Shere Khan. Illustration from the 1894 edition of The Jungle Book.

"Tiger! Tiger!" is a short story by the British author Rudyard Kipling. It was first published in the St. Nicolas Magazine in February 1894. The story was subsequently collected in The Jungle Book (1894).

At the end of the short story "Mowgli's Brothers", Mowgli, the boy raised by wolves, is cast out of the Wolf Pack and forced to leave the jungle. "Tiger! Tiger!" follows Mowgli's story as he enters a village and tries to learn to live among men. Mowgli learns the language quickly, but he has trouble adapting to village life. In the mean time, Mowgli also learns that the tiger Shere Khan, his sworn enemy, is plotting to kill him.


Having been cast out of the Wolf Pack, Mowgli leaves the jungle and goes down the valley. He follows the road for many miles to a plain where cattle and buffalo are grazing. Mowgli walks to the village gate. The villagers are afraid of Mowgli, but the wise priest assures them that the boy is just a wolf child who ran away from the jungle.

A woman named Messua whose young son was taken by the lame tiger thinks Mowgli looks like her lost son. The priest, hoping for a reward from Messua and her rich husband, proclaims that the jungle has returned their boy. Messua takes Mowgli home and feeds him. She calls him by her son's name, Nathoo, but Mowgli does not react to the name. Messua then notices Mowgli's rough feet and realizes that he has never worn shoes as her son once did. She nevertheless takes him as her son.

Jungle book p122r

Gray Brother brings news to Mowgli.

Mowgli decides he must learn to speak man's language. Having learned to imitate various animals in the jungle, he finds it easy to imitate Messua's words. He learns many words before nightfall. Unable to sleep under a roof, Mowgli then goes outside and stretches out on the grass. Gray Brother, the eldest of Mowgli's wolf brothers, comes up to him. The wolf tells Mowgli that Shere Khan the lame tiger went away after his fur was singed by Mowgli at the Pack Council. The tiger, Gray Brother warns, has sworn to kill Mowgli.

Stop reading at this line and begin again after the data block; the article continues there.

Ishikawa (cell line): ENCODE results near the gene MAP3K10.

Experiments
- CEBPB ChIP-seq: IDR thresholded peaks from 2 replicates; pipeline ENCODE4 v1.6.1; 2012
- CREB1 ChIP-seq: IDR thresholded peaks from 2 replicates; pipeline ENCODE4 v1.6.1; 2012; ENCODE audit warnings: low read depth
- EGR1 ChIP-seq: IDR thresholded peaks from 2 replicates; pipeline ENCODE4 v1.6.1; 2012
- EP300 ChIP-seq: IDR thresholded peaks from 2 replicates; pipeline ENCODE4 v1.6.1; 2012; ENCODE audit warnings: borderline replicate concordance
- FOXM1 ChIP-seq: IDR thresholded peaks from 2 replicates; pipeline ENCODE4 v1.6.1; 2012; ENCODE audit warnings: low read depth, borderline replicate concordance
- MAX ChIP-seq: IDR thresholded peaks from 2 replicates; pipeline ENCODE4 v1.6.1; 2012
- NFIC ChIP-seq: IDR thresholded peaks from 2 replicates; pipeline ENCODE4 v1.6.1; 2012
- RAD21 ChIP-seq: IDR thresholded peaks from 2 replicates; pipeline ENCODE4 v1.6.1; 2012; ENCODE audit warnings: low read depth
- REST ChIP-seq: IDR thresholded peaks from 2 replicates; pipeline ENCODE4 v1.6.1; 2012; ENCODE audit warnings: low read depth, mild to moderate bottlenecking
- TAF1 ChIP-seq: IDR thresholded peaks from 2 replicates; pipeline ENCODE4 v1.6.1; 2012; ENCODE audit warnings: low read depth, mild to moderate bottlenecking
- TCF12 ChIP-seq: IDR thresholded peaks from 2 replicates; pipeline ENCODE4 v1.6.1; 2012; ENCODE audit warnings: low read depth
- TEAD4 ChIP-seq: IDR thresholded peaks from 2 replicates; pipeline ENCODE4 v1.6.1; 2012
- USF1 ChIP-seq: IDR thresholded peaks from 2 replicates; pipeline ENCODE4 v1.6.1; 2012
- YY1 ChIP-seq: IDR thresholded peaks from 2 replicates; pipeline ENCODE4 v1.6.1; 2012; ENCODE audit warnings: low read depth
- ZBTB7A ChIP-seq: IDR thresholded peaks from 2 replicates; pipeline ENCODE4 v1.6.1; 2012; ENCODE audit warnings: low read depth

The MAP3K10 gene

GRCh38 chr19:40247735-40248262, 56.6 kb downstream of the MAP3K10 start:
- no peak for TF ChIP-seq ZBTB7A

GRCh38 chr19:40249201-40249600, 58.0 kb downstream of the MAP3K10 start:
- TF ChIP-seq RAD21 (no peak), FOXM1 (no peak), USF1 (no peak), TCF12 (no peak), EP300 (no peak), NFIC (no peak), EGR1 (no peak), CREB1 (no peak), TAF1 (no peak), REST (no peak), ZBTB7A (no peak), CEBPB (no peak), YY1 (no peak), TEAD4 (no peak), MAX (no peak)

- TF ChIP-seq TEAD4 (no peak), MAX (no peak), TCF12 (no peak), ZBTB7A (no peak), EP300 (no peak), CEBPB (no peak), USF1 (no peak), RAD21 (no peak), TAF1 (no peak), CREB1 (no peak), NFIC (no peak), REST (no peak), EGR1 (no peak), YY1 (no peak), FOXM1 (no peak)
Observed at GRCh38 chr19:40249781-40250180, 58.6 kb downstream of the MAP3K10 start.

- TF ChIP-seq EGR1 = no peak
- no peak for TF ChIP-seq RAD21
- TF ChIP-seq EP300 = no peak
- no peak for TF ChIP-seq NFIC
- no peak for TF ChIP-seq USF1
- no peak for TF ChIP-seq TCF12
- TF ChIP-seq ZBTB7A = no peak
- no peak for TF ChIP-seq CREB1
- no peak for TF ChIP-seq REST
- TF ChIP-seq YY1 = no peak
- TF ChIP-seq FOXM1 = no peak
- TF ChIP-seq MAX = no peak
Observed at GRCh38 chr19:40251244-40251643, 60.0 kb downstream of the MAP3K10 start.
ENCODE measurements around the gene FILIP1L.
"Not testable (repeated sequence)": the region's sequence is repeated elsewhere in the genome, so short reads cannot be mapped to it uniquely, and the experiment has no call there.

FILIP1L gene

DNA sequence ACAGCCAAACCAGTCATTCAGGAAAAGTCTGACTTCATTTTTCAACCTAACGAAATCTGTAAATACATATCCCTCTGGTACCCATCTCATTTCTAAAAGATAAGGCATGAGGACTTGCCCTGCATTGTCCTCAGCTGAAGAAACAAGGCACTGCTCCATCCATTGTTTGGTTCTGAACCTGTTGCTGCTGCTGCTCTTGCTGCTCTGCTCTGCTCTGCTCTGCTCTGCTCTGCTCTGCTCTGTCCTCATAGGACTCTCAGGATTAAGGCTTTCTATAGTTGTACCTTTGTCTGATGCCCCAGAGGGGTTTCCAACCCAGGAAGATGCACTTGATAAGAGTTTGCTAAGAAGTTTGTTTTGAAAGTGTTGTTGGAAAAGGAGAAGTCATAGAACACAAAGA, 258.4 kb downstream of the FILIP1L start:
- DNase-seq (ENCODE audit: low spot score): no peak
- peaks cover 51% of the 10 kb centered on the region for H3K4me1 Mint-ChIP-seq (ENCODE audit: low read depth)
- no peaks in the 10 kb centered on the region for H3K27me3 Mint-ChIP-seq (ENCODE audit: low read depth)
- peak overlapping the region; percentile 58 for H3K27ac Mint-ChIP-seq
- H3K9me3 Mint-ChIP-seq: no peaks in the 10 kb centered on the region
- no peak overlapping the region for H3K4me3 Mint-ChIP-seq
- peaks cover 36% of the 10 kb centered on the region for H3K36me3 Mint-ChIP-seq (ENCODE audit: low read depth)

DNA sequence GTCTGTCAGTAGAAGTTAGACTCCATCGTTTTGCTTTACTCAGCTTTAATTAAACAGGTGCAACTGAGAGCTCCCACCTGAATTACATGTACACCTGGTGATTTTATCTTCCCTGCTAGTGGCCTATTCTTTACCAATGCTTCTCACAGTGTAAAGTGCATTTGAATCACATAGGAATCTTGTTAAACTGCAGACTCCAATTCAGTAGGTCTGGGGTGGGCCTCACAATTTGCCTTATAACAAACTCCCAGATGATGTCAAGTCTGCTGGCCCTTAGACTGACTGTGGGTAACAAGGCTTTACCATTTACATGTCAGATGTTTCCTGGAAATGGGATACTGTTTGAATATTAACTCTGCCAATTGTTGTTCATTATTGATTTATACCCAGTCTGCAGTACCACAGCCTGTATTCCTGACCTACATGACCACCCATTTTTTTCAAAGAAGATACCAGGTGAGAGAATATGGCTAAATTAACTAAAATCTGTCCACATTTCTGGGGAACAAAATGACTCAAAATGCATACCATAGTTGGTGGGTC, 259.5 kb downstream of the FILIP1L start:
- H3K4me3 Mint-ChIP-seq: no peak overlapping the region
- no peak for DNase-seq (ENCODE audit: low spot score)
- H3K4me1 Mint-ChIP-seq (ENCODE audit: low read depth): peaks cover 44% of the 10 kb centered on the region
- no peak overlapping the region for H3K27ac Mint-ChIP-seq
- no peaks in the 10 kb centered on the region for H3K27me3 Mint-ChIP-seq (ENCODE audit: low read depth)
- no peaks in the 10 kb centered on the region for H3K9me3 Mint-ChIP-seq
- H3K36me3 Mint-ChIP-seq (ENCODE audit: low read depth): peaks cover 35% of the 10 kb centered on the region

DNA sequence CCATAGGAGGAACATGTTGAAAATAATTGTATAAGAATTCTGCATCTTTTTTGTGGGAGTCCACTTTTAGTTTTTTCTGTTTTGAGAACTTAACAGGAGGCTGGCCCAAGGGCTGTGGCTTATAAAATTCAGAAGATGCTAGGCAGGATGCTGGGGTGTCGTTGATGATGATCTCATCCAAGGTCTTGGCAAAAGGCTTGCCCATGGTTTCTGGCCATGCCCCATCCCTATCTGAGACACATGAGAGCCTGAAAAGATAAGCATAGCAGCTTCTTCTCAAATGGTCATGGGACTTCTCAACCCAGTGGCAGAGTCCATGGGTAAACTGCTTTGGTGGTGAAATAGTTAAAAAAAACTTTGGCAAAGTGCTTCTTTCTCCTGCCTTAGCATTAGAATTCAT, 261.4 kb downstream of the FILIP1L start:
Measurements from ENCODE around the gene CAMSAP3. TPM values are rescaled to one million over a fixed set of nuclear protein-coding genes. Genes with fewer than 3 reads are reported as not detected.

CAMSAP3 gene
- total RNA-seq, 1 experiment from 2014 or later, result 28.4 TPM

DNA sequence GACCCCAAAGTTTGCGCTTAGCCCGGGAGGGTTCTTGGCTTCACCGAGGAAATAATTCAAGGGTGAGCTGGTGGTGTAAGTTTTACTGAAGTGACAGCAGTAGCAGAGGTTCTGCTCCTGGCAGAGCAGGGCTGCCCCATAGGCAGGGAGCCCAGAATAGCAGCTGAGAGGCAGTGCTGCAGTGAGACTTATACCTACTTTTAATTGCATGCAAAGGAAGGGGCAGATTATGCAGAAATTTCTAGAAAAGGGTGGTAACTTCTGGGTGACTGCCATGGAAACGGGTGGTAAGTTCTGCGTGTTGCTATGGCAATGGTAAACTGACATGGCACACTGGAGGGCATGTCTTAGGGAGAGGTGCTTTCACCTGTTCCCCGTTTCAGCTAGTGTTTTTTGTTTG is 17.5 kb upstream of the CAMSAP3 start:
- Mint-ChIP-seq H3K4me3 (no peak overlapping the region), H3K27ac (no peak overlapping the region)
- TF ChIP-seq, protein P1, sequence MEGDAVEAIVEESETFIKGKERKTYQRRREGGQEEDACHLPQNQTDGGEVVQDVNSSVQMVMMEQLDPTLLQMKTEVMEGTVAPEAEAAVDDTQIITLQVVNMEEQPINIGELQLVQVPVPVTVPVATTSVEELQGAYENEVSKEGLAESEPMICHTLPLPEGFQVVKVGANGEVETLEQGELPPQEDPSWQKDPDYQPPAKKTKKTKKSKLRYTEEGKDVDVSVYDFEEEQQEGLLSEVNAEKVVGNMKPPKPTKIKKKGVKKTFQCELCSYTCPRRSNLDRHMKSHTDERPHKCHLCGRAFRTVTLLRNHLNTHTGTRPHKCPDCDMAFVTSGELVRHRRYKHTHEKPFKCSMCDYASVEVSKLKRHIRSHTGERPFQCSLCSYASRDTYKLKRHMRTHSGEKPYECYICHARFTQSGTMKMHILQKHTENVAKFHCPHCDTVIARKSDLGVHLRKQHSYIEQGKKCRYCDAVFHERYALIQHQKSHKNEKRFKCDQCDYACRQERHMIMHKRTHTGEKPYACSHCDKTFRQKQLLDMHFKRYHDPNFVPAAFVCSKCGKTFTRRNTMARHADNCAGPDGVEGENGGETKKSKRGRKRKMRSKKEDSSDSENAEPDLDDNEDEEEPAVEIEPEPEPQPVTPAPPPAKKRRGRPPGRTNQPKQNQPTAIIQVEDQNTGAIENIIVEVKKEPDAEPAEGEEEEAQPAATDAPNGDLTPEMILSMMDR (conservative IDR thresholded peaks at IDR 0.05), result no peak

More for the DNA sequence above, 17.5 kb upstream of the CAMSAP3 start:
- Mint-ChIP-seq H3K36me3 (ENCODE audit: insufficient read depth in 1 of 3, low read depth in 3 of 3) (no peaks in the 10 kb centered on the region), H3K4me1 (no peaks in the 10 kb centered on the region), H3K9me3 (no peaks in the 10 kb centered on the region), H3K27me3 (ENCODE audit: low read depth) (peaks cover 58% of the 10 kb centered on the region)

Mowgli spends the next three months learning the ways of men. He learns to wear clothes, and he also learns about money and the cast system, although none of it makes sense to him. The village children make fun of him, and even the priest finds him wild and disrespectful. In order to keep him out of trouble, the village head finally decides to send Mowgli out to herd the buffalo.

At the village circle meeting that evening, Mowgli hears the village hunter Buldeo tell fantastic stories of the jungle and the animals. Mowgli, who grew up in the jungle and knows better, finds Buldeo's tales silly. Buldeo says the tiger limps because his body is inhabited by the ghost of the dead village money lender who had a limp. The villagers are all impressed, but Mowgli tells them that the tiger was simply born lame and that Buldeo's tales of the jungle are all untrue. The elders are displeased by his impertinence.

In the early morning, Mowgli rides Rama the herd bull to lead the buffalo out. He tells other boys to graze the cattle on their own then drives the buffalo herd to the edge of the plain to look for Gray Brother. Gray Brother tells Mowgli that Shere Khan did come back to look for Mowgli but has gone away again. Mowgli asks Gray Brother to sit on a rock across the plain from the village every day as long as Shere Khan is still away. He then asks the wolf to wait in the ravine in the middle of the plain when Shere Khan comes back.

Many days later, Mowgli comes out of the village with the buffalo herd and sees that the Gray Brother is not on the rock. He leads the herd to the ravine. Gray Brother says that Shere Khan is back and ready to come after Mowgli. Gray Brother has forced Tabaqui the jackal, a follower of Shere Khan, to tell him the tiger's plans: Shere Khan intends to wait for Mowgli at the village gate this evening. Mowgli asks if Shere Khan has eaten today. Gray Brother says the tiger ate a pig and also has drunk today, and he is sleeping in the big ravine of the Waingunga River. Mowgli is delighted to hear that Shere Khan has eaten. He knows the stupid tiger will be slow after a big meal, so he wants to take the herd to the head of the ravine and come down on Shere Khan.